Industrial applications often require high-throughput screening of the electronic structure of material systems for variations in system size, boundary conditions, geometry and strain. It is well known that DFT electronic structure and transport calculations scale poorly with system size. Even the so-called Order(N) DFT approaches do not scale to the extent required for time-sensitive electronic structure screening applications.
We present results from our recent work on direct machine learning of DFT Hamiltonians. We show that approximating DFT Hamiltonians accurately by direct learning is feasible and compare them to existing semi-empirical approaches to the problem.
The technique we have proposed requires little manual intervention or arbitrary model parameters and can be applied to any material system or geometry for quick-yet-accurate predictions of DFT Hamiltonians. We also discuss open questions and challenges that need to be addressed to integrate this technique into existing genomic approaches to materials discovery.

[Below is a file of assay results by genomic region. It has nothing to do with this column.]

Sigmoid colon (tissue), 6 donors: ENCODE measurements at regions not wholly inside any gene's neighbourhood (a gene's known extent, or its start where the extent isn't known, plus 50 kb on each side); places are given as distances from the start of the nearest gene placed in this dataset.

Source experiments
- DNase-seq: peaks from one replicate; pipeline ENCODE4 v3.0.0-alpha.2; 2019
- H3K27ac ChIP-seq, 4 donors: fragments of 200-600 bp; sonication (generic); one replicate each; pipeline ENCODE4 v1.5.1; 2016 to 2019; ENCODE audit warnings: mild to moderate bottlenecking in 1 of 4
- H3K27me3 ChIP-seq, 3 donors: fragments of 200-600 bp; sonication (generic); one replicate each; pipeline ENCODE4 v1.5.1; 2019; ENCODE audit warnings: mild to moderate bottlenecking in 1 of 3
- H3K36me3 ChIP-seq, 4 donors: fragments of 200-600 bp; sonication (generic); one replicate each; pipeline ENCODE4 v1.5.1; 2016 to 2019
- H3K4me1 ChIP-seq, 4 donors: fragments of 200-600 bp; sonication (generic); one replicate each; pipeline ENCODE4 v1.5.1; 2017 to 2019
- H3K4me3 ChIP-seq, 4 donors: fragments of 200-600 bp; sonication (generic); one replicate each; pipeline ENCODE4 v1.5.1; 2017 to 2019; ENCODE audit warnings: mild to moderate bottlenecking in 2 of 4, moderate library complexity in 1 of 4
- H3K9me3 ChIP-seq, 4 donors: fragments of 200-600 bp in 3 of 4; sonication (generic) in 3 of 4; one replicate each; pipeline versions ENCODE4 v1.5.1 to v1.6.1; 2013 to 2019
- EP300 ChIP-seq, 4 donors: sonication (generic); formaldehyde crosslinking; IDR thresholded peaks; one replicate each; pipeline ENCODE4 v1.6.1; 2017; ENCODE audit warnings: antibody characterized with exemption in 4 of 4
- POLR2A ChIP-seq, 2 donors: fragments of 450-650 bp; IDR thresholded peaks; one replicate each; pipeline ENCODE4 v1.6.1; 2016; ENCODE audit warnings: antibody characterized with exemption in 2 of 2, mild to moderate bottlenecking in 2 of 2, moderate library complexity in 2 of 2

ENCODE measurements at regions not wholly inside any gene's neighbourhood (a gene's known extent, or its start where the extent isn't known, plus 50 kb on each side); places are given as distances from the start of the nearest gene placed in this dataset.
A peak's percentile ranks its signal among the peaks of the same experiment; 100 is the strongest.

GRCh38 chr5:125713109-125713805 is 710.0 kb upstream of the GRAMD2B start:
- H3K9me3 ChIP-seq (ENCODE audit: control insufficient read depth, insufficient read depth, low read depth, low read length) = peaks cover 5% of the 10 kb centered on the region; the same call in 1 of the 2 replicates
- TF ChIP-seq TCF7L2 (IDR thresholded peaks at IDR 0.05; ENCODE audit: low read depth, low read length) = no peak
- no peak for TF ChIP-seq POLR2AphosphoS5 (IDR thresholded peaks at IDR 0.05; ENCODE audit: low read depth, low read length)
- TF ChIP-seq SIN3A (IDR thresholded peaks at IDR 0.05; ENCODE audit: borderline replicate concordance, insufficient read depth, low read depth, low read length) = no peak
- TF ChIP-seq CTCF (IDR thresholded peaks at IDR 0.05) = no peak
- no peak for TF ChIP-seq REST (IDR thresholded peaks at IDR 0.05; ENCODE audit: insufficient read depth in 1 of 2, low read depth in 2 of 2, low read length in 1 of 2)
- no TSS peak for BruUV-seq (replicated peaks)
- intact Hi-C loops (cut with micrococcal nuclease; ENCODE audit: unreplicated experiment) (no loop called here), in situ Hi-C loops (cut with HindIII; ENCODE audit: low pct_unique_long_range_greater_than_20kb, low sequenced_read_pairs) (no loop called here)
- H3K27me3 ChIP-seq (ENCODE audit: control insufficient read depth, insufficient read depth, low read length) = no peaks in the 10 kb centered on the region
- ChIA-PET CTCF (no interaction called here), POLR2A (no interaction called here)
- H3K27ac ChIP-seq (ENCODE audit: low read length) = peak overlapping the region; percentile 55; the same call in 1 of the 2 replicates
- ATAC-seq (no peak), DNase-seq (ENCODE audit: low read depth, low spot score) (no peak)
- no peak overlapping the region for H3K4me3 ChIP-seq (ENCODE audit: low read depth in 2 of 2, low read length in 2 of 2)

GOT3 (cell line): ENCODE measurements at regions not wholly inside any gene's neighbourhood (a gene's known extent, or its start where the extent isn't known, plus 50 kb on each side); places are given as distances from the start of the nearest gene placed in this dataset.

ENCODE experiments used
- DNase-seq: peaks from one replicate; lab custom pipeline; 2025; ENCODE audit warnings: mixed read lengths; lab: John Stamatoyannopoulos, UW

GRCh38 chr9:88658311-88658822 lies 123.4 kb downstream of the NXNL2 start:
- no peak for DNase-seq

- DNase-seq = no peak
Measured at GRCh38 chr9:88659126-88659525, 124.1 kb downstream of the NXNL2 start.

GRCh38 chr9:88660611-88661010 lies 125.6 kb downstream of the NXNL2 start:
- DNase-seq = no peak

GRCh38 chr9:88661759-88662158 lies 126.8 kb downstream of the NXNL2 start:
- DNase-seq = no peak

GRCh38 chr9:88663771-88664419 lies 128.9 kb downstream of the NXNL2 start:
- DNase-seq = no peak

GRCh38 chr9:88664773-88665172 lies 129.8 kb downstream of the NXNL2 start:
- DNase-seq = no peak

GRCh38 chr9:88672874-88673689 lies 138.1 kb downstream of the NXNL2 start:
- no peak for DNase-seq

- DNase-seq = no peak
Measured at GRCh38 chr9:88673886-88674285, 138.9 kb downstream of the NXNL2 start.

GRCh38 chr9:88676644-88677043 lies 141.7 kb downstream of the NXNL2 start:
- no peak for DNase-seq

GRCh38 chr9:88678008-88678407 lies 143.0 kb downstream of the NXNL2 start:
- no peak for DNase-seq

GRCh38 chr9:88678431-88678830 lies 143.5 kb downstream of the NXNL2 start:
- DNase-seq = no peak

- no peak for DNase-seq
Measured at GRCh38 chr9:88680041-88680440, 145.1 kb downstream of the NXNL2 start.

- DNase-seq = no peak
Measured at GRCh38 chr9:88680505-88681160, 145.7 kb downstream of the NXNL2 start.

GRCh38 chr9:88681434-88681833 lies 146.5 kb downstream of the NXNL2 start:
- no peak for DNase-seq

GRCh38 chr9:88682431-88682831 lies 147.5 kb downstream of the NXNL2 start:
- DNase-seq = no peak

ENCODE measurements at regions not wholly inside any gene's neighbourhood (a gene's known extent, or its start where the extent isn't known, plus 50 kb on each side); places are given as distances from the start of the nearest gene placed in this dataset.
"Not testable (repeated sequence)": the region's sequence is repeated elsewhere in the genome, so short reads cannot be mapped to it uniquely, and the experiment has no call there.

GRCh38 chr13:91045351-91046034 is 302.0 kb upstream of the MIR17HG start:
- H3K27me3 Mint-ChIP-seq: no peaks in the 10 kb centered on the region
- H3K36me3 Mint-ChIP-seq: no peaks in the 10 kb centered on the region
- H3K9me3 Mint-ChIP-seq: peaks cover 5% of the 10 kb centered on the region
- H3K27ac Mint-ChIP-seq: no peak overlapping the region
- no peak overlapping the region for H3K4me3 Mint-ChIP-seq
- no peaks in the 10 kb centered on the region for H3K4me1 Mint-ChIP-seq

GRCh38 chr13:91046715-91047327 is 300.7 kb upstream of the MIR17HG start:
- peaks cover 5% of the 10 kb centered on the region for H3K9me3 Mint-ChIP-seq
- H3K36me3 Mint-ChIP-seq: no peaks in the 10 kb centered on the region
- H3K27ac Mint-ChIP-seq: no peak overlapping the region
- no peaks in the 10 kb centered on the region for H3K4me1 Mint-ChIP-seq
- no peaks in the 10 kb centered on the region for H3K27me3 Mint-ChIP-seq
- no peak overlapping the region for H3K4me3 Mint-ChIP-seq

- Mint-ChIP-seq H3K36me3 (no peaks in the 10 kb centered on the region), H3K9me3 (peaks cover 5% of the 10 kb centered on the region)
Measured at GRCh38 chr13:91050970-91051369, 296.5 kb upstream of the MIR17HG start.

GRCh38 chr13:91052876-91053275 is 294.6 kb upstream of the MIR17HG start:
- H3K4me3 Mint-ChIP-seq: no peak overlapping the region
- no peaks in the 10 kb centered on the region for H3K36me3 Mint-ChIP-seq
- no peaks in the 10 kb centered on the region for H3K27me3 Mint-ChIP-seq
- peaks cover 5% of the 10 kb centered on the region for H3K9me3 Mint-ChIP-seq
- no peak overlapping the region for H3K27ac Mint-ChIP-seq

Ganesh Hegde is a Senior Research Scientist in the Advanced Logic Lab at Samsung Semiconductor Inc. His research involves the creation and use of advanced electronic and atomic structure approaches to describe and predict properties of materials relevant to logic technology. He is an author of 15 peer reviewed publications and an inventor on 10 US Patents and/or patent applications. He has a PhD in Electrical Engineering from Purdue University.
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